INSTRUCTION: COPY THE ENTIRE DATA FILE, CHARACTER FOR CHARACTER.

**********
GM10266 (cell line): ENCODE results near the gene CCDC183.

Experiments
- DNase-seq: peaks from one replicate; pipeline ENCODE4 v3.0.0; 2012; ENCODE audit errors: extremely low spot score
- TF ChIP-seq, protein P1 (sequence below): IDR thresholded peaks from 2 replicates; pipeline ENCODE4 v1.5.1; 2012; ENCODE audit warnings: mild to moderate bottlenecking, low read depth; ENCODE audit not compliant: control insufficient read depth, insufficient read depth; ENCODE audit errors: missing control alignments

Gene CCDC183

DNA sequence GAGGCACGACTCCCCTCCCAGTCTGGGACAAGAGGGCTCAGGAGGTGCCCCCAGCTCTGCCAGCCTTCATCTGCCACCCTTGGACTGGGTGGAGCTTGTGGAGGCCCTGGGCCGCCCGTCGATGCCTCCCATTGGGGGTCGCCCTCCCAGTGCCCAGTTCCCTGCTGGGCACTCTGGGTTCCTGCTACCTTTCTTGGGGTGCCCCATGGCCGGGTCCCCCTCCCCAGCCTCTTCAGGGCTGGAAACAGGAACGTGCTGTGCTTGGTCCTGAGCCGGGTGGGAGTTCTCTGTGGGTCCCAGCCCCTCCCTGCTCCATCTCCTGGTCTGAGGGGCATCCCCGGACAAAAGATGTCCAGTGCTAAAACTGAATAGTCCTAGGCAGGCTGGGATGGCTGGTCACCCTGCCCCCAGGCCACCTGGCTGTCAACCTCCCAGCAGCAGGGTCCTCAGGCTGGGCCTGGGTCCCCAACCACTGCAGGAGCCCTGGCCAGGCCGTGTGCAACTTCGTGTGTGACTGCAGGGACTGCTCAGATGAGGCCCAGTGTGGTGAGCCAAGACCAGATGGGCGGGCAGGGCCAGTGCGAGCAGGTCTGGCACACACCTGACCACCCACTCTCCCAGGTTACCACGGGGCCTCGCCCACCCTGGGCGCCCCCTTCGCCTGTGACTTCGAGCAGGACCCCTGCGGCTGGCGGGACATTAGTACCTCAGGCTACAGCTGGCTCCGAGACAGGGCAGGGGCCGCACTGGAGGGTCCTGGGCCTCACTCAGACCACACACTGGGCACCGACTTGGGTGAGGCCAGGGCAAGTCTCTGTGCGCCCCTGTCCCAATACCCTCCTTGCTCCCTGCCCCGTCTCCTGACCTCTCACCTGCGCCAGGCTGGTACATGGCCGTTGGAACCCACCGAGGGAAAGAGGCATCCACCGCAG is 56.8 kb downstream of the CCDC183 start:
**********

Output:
GM10266 (cell line): ENCODE results near the gene CCDC183.

Experiments
- DNase-seq: peaks from one replicate; pipeline ENCODE4 v3.0.0; 2012; ENCODE audit errors: extremely low spot score
- TF ChIP-seq, protein P1 (sequence below): IDR thresholded peaks from 2 replicates; pipeline ENCODE4 v1.5.1; 2012; ENCODE audit warnings: mild to moderate bottlenecking, low read depth; ENCODE audit not compliant: control insufficient read depth, insufficient read depth; ENCODE audit errors: missing control alignments

Gene CCDC183

DNA sequence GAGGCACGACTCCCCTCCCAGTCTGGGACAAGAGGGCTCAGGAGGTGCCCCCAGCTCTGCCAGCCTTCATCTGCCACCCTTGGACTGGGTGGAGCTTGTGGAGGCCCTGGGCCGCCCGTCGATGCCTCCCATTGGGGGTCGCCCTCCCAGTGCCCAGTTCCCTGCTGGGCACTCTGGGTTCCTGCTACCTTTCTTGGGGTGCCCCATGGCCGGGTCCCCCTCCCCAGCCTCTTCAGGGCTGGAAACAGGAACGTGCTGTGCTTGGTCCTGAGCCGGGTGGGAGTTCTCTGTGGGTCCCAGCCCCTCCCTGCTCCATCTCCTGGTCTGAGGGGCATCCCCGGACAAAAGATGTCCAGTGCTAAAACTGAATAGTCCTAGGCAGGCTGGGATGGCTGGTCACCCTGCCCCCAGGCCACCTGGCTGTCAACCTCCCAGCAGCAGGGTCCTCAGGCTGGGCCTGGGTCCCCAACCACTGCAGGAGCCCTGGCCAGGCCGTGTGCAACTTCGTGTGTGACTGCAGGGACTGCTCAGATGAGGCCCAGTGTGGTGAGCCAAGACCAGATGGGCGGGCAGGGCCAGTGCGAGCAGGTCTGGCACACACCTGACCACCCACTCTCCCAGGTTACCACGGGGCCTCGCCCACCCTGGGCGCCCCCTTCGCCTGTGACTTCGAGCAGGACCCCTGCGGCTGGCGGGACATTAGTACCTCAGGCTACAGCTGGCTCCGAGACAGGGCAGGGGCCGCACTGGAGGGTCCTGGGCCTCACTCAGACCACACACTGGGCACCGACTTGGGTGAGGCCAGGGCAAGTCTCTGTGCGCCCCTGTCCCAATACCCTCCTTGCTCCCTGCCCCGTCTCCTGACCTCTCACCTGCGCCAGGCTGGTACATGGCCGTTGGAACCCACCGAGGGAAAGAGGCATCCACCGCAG is 56.8 kb downstream of the CCDC183 start: